(Bathroom Reader’s Institute history note: In 1988, when Uncle John was putting together the first Bathroom Reader, he asked the BRI’s go-to designer, Michael Brunsfeld, to suggest a font for the book’s title. One of Michael’s picks was Goudy. Uncle John liked it so much that we decided to use it for both the title and the text you see in the Bathroom Reader pages.)
Technically, Courier is a “monospaced slab serif” typeface (each letter takes up the same amount of horizontal space), but it’s commonly known as the “typewriter font.” That’s what Howard Kettler had in mind when he designed it for IBM in 1956. Because of IBM’s dominance in the typewriter market, Courier (and dozens of subsequent imitations) became very popular. One place you may recognize it- on de-classified government documents with blocks of text blacked out. The U.S. State Department used Courier because it was monospaced, making it more difficult for snooping eyes to identify the blacked-out letters. In 2004, the State Department switched to Times New Roman, which has consistent spacing and is much more readable (except the blacked-out parts).
German typographer Hermann Zapf, born in 1918, is one of the most prolific (and copied) type designers in modern history. His most famous typeface is Palatino, which he designed in 1948. He named it for the Italian writing master Giovanni Battista Palatino, a contemporary of Michelangelo and Claude Garamond. Zapf didn’t just copy a Renaissance script, though; he used it as inspiration for a roman serif font that’s legible and attractive- suitable for both title and body text.
Since writing began, scribes have used “non-letterform glyphs” to add visual pizzazz to their work: stars, flowers, scrolls, borders, toilet paper rolls, etc. By the 1800s, these glyphs were known by so many different names- including ornamentals and fleurons- that printers simply called them dingbats, the 19th-century equivalent to “thingamajigs” or “watchamacallits.” Today, there are hundreds of symbol fonts to choose from, the most famous of which (printed above) is Zapf Dingbats, created by Hermann Zapf in 1978.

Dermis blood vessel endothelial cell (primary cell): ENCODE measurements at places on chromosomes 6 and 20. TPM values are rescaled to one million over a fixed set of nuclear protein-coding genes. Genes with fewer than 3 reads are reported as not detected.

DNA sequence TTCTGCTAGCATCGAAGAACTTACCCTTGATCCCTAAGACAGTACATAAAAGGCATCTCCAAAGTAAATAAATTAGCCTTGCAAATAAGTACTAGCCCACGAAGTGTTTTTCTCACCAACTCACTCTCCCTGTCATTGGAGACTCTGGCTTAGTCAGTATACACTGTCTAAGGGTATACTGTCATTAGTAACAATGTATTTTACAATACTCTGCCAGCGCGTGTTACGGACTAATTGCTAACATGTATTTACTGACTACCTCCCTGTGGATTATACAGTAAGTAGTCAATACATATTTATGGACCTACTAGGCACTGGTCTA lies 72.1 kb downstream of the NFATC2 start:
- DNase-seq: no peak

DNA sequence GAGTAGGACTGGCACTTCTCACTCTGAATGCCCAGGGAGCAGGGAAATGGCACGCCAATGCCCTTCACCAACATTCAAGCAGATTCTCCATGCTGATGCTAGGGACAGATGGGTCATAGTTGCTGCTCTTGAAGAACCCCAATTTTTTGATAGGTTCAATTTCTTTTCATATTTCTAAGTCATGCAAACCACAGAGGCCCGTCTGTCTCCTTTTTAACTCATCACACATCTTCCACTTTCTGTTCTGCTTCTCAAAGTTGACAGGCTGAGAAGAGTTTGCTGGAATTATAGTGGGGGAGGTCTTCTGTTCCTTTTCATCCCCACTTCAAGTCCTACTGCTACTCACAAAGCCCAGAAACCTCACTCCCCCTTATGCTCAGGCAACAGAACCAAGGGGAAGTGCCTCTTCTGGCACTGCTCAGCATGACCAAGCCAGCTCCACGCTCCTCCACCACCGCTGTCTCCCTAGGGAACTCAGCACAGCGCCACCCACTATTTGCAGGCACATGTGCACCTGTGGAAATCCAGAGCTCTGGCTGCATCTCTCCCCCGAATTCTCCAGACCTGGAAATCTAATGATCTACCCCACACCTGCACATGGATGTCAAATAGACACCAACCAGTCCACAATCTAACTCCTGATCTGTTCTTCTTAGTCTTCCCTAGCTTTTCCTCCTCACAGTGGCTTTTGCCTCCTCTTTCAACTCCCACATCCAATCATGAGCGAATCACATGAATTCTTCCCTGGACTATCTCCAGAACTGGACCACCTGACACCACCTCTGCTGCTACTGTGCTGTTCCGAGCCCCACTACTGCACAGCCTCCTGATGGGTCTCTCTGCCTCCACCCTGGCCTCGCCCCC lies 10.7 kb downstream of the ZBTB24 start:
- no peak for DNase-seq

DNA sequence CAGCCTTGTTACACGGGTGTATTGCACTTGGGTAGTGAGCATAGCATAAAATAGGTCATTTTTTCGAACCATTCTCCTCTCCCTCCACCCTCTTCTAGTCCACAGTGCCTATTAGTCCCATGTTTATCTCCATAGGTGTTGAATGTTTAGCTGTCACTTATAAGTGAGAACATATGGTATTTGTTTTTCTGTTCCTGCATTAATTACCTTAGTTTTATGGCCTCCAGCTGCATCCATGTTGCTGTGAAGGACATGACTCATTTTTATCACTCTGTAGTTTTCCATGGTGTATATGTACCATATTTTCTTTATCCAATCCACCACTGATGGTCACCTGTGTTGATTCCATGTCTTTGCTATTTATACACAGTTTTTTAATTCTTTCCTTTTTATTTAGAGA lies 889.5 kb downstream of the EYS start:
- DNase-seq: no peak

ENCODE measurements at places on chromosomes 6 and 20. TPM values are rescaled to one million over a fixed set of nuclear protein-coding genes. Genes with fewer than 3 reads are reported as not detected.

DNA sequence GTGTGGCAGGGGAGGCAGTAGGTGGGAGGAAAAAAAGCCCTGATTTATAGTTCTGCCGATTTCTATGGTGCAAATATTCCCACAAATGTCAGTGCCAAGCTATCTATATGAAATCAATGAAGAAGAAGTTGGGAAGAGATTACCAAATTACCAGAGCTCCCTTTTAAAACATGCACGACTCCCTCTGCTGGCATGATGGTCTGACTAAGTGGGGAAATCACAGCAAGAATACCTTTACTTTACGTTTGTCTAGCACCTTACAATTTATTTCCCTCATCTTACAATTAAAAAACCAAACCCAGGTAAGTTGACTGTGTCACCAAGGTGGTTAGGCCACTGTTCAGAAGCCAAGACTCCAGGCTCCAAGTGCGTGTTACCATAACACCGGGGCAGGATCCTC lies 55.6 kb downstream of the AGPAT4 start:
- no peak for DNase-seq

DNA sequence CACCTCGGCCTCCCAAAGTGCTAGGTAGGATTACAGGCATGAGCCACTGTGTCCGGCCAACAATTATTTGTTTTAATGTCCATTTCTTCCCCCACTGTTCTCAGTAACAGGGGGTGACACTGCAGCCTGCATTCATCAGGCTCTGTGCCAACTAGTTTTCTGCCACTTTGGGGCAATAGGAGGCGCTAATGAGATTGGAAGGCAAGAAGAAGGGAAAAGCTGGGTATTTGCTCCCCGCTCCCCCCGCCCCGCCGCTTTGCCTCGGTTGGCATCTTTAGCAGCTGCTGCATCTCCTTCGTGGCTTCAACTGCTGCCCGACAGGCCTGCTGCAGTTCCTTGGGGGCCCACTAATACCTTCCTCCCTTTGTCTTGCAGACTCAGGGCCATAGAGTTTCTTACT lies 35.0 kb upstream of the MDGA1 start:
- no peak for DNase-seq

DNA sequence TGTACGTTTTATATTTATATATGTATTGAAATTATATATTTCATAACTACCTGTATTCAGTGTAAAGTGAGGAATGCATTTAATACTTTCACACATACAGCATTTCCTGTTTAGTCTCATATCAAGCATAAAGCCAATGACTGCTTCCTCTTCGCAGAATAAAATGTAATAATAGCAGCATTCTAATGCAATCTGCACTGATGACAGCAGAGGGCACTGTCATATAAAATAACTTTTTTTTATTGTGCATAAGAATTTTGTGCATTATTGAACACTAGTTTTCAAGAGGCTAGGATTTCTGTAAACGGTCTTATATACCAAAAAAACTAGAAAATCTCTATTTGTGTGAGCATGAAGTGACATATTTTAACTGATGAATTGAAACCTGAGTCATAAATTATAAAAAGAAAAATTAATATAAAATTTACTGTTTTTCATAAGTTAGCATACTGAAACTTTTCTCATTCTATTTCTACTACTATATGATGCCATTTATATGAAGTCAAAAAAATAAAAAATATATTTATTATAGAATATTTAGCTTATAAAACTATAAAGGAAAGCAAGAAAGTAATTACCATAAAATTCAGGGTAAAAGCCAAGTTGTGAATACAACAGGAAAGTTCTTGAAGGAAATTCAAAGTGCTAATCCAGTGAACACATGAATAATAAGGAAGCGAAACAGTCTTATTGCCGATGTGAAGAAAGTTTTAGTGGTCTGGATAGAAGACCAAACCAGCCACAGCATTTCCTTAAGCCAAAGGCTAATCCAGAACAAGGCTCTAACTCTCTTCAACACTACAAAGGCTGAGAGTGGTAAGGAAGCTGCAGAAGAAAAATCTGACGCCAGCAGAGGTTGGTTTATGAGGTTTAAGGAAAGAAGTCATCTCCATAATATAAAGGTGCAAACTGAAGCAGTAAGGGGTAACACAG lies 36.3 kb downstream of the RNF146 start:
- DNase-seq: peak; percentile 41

The French word sans means “without”; hence, sans serif letters lack notches and hooks. (This has serifs; this T does not.) Although the sans serif style dates back to ancient Greece, it didn’t really catch on among designers and printers until the 19th century. And even then, most European typographers thought letters without serifs were ugly (which may explain why they’re also called grotesque fonts). The style got a big boost in the 1920s thanks to the German Bauhaus movement of modern art, which stressed function over style- no unnecessary elements. The most famous sans serif typeface to come out of this movement is Futura, created in 1928 by German typographer Paul Renner. His goal was to combine the strength of gothic type with the elegance of roman type, all while staying within the strict boundaries of the Bauhaus movement. Futura was revolutionary for its time: Advertisers used it to show that their products were clean and refined (as a contrast to the dirty coal-burning technology of the day). Futura and the other sans serif typefaces that followed were mainly used in titles and headlines. Aptly, the commemorative plaque that Apollo astronauts left on the Moon in 1969 is set in Futura. Also, the floating title of the TV show LOST is set in the typeface. And if you spend a lot of time browsing the Internet, you’ll see that Futura is used for the body text on many websites because of its readability.